JONES: We are demanding the Government lay out a plan that says how we're going to increase Newstart, to rebase it and to ensure that it's adequate. If the Government were even to adopt our pre-election policy to say that we should have a review that would be a good step. What they're saying, quite frankly even in the face of calls from their own backbenchers, no we're not even going to look at it, we think it's adequate today. Clearly, it's not.
JAYES: An increase of $10 a day could cost the budget $3 billion a year. Should Newstart be increased to the detriment of a surplus?
JONES: I'm not going to get into a game, I don't blame you for trying to I pin me to a number. I'm not going to get into a game today. I know it’s a serious question.
JAYES: It is a serious question, we haven’t been in surplus for 10 years and to increase Newstart would cost $10 billion a year. Labor points out that the economy and global economy isn’t doing so well. This is a choice that the Government might need to make. Which is it?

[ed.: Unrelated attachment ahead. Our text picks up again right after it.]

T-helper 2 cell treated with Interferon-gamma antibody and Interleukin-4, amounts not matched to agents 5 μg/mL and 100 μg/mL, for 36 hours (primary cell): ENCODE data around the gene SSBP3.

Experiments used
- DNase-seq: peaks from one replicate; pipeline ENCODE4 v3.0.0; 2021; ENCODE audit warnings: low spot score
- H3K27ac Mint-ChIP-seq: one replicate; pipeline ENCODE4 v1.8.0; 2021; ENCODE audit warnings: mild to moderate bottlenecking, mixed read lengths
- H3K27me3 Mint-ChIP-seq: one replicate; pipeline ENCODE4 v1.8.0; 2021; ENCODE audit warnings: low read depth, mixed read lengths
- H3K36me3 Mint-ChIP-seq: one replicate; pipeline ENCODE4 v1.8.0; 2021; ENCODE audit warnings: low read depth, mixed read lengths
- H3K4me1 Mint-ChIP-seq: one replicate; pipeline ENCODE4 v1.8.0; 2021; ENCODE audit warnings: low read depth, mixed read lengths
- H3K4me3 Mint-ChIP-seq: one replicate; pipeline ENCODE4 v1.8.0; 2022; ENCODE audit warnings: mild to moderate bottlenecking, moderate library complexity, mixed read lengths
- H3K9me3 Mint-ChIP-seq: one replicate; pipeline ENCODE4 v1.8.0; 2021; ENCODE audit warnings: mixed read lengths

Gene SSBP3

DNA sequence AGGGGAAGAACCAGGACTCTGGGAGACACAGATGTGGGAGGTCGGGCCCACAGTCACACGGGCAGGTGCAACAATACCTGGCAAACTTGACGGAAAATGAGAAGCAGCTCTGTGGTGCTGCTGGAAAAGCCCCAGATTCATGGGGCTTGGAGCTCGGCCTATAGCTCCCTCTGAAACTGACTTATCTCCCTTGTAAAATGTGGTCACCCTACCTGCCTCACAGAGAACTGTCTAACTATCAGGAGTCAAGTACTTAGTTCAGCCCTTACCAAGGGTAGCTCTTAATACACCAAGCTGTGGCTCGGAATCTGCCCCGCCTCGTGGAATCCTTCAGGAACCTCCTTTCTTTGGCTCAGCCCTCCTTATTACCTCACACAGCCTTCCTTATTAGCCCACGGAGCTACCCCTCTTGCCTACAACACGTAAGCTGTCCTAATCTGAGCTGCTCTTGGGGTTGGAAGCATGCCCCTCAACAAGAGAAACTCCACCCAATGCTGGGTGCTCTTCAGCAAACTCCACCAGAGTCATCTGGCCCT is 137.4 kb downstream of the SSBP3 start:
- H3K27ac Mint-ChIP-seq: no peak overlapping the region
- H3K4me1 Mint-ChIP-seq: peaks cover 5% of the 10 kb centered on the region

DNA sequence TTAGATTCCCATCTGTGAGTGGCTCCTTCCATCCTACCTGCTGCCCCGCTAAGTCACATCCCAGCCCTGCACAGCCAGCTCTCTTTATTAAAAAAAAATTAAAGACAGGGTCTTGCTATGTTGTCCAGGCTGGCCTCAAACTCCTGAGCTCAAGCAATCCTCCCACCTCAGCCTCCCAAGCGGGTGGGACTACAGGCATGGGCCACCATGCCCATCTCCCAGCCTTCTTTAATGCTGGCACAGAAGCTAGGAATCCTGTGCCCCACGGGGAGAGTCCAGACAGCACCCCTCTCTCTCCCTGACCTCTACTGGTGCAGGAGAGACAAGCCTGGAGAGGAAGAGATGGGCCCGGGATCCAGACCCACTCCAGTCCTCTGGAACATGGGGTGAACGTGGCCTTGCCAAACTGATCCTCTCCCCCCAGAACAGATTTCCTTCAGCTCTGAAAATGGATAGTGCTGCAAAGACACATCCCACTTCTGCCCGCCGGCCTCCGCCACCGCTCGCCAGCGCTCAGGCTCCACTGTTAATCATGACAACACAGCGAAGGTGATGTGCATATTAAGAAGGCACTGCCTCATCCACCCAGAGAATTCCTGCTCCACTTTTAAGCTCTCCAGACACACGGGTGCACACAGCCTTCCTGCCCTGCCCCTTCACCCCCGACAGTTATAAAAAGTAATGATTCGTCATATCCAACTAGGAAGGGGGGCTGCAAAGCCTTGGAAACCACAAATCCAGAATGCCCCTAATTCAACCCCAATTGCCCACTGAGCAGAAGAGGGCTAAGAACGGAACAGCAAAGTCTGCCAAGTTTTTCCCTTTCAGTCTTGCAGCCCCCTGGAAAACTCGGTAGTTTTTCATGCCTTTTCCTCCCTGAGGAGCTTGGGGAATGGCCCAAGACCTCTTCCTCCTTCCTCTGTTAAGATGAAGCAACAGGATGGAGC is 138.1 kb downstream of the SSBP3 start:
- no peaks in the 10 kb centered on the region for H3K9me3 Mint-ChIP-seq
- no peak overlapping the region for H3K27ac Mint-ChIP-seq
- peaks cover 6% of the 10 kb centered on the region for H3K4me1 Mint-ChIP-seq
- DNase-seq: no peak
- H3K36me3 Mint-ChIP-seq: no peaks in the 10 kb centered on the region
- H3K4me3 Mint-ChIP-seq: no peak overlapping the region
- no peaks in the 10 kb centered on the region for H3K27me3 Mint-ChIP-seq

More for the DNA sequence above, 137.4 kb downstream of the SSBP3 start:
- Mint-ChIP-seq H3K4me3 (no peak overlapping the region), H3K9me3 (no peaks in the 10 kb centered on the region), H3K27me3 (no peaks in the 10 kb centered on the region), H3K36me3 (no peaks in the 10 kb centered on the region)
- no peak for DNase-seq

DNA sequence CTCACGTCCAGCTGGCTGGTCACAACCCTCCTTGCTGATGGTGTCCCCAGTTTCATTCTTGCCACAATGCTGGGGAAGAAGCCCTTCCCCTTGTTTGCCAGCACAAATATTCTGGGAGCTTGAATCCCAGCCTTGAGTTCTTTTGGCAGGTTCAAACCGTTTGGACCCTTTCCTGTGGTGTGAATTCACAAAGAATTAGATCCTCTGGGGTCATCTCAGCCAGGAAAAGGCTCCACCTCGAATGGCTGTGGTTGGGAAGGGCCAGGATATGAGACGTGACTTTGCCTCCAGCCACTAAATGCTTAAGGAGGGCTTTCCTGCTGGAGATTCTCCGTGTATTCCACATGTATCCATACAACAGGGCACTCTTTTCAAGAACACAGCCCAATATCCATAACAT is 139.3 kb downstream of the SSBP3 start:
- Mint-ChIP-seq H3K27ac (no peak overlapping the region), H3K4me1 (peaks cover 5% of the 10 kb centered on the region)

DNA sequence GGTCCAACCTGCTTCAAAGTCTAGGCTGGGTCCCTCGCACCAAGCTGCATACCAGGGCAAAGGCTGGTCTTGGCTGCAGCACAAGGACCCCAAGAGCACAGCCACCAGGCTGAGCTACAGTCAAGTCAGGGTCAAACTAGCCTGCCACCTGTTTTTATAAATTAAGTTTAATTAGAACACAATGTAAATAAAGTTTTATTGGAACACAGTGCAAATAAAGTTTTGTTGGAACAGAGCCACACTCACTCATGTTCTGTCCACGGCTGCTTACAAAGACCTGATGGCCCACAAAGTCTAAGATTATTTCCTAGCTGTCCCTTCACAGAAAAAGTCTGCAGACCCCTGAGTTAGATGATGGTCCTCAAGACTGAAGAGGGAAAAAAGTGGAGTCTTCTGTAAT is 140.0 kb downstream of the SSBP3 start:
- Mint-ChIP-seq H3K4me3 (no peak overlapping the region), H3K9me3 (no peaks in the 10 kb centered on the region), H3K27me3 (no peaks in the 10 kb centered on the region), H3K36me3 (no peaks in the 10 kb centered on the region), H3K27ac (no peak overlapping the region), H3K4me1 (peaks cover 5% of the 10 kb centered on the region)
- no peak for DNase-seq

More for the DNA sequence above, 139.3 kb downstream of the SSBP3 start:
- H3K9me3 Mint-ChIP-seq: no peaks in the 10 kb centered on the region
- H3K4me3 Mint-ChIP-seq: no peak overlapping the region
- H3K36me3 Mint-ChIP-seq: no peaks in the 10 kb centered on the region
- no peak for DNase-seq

JONES: It's for exactly these sorts of reasons that we suggested, that we argue quite vigorously, the Government’s unfunded tax cuts, that they passed through the Parliament a few weeks ago, were a direct threat to our ability to do the things that we know we need to do over the next decade. Whether it's Newstart, whether it's reducing the a hundred and ten thousand people who are waiting on an aged care package that they've been assessed as needing, whether it's taking the pressure off the Medicare budget. We know that we've got problems coming down the line. For us to be baking in unfunded tax cuts well into the future that limit our ability to do the things we know we need to do, was not wise.